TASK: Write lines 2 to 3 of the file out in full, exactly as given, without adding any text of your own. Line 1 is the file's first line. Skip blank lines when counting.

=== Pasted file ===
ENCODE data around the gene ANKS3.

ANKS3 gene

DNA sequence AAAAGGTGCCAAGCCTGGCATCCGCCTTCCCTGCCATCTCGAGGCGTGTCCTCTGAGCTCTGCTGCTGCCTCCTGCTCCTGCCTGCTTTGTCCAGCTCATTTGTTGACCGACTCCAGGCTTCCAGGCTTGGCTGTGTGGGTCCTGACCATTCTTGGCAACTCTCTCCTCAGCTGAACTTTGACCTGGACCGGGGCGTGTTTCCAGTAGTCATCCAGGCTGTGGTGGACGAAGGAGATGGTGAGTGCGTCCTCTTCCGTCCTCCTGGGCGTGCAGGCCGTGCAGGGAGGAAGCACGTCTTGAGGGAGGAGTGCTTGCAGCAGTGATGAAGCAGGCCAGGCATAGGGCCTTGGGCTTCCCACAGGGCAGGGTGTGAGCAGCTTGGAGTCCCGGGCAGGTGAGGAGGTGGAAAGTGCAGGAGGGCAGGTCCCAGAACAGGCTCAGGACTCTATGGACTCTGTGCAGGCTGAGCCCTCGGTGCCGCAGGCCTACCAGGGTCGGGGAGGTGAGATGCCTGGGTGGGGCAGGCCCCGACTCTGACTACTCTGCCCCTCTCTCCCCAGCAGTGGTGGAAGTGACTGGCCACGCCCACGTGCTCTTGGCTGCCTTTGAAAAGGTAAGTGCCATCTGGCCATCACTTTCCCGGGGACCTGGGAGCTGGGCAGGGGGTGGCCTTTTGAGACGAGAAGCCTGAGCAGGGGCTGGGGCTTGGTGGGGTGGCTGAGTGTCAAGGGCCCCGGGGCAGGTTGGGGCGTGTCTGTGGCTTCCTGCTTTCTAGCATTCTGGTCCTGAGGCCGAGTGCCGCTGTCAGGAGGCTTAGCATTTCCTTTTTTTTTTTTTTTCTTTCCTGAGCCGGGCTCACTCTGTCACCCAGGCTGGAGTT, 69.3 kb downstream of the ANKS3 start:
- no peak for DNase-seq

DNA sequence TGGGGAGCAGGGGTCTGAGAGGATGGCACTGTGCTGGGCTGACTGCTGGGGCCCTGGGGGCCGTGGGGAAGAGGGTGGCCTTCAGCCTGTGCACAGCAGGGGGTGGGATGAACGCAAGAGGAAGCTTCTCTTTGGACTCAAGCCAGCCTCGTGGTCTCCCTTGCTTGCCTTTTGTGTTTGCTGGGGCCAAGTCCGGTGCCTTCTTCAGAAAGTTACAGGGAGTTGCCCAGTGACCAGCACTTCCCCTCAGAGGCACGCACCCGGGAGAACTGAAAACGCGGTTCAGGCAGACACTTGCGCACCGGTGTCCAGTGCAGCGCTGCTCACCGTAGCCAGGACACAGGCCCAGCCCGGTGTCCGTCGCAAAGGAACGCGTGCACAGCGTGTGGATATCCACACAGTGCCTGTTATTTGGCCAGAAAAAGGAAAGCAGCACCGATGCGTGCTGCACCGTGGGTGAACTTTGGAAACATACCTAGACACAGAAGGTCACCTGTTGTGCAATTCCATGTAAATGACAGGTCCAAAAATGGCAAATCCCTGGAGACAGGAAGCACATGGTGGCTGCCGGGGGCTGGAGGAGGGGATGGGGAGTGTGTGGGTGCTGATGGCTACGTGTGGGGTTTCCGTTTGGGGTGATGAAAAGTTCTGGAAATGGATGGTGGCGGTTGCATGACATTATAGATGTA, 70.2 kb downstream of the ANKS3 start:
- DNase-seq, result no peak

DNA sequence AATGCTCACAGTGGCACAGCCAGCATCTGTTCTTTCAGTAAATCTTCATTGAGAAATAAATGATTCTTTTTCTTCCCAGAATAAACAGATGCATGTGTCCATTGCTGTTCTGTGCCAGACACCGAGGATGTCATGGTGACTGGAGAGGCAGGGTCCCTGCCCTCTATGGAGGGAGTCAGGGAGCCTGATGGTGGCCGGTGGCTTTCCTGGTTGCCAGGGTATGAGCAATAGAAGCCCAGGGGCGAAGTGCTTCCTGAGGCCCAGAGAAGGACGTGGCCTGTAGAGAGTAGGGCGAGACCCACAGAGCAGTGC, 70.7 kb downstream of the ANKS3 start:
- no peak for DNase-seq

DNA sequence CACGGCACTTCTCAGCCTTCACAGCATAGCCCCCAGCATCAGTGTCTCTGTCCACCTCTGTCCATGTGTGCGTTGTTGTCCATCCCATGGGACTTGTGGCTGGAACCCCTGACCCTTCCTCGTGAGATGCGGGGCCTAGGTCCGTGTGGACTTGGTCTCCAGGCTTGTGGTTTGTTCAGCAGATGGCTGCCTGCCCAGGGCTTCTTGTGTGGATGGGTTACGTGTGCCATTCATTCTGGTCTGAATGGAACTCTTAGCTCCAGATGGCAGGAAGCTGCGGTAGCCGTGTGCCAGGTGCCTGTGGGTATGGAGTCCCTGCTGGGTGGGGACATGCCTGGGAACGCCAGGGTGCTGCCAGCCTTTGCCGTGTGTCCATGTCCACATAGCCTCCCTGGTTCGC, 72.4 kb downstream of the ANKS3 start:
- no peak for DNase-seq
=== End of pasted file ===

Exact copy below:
ANKS3 gene

DNA sequence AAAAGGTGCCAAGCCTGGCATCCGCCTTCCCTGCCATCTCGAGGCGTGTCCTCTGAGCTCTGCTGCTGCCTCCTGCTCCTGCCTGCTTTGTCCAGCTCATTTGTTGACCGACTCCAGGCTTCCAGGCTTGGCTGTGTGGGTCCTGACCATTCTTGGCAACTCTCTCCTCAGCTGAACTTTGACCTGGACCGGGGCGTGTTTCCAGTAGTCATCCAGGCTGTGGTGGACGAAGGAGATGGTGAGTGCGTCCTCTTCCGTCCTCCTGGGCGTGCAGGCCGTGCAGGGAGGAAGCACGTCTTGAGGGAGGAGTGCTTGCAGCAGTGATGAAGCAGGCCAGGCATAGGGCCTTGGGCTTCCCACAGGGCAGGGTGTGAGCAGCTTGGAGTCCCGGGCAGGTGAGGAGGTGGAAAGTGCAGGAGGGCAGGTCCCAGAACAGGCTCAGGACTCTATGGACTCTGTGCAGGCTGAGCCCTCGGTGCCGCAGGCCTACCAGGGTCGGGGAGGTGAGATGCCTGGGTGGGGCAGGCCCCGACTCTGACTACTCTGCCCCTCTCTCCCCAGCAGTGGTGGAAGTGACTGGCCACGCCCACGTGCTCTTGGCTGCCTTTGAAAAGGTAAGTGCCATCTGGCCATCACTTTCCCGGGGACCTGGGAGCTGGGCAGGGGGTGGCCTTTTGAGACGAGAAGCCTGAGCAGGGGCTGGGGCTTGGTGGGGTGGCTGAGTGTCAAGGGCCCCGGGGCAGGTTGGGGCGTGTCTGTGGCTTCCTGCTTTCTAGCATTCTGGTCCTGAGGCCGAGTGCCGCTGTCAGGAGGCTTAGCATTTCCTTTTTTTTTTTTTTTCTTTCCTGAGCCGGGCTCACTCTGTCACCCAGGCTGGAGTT, 69.3 kb downstream of the ANKS3 start: